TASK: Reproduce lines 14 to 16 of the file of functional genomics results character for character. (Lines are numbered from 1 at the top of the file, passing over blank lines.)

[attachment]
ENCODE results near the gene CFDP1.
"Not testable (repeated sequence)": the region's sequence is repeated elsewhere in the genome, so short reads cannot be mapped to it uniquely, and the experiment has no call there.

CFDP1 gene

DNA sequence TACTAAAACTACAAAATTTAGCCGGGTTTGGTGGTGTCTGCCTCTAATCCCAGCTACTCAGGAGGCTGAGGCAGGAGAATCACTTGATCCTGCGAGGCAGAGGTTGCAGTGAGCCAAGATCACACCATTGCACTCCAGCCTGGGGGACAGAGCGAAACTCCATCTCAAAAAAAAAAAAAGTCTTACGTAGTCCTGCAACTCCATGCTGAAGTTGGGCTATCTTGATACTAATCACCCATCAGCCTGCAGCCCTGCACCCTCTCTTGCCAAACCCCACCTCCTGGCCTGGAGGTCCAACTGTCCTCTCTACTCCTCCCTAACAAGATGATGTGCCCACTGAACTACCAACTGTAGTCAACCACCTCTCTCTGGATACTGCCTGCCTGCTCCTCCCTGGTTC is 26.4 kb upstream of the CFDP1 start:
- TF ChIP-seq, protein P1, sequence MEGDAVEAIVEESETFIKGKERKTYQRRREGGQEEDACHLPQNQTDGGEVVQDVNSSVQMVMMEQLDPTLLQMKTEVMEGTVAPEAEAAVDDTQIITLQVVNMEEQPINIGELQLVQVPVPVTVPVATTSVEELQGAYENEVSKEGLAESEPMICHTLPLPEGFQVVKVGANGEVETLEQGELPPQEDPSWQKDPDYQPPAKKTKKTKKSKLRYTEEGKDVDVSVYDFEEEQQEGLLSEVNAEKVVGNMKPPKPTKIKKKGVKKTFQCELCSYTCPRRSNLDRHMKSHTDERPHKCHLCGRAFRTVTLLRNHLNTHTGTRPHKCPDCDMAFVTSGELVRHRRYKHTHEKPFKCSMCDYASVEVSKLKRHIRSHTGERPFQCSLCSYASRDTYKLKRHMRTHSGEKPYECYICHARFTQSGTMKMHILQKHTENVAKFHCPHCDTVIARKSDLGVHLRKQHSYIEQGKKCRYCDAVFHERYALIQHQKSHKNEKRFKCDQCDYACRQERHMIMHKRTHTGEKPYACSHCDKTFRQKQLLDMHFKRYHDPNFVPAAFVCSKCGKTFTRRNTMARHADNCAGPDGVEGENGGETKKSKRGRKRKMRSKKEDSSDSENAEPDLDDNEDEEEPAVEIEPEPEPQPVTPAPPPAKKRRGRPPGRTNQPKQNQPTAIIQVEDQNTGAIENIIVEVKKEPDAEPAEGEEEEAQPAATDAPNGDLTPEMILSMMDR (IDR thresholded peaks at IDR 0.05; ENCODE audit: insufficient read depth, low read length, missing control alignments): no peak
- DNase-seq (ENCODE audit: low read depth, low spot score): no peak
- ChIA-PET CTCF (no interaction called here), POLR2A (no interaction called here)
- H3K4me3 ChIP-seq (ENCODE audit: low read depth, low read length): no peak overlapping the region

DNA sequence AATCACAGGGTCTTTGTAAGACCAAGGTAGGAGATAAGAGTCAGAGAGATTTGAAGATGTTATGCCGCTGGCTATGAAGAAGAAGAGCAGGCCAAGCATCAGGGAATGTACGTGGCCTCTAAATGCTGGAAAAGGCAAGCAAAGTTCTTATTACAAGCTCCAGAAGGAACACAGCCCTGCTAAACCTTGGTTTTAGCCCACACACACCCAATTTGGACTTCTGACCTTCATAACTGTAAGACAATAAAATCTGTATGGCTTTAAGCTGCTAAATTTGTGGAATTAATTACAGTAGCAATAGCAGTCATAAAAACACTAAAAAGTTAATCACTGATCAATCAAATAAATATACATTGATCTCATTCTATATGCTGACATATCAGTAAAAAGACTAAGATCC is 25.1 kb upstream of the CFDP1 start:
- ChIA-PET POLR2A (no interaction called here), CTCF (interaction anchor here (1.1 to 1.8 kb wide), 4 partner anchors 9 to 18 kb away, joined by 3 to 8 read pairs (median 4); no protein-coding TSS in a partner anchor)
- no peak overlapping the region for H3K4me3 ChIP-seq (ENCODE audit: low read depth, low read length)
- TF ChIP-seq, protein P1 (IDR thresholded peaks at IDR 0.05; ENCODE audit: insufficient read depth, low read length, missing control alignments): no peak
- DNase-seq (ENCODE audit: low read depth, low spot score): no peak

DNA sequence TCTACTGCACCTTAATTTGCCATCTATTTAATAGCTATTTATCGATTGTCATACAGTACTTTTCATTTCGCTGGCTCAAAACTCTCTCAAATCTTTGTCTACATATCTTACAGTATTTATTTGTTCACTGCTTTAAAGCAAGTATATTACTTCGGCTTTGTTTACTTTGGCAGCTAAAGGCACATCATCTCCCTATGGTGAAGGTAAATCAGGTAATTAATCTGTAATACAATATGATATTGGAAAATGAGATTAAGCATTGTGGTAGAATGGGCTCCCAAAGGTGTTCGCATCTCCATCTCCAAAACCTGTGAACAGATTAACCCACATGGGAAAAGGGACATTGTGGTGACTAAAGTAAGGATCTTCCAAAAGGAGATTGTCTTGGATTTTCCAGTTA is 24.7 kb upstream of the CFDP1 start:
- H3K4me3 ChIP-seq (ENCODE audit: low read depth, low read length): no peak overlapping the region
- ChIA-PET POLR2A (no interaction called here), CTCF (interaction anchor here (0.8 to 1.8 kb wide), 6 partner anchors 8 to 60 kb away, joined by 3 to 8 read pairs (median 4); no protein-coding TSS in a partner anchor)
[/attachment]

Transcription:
DNA sequence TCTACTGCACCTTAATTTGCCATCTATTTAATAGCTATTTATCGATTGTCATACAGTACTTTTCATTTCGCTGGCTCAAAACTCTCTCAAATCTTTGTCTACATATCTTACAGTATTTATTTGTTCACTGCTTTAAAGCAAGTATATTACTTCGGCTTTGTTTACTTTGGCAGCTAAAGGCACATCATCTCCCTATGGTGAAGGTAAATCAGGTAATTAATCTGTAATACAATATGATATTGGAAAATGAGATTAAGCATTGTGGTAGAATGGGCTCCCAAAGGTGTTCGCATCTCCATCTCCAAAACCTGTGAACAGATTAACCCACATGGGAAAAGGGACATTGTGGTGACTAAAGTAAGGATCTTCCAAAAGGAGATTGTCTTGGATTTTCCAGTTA is 24.7 kb upstream of the CFDP1 start:
- H3K4me3 ChIP-seq (ENCODE audit: low read depth, low read length): no peak overlapping the region
- ChIA-PET POLR2A (no interaction called here), CTCF (interaction anchor here (0.8 to 1.8 kb wide), 6 partner anchors 8 to 60 kb away, joined by 3 to 8 read pairs (median 4); no protein-coding TSS in a partner anchor)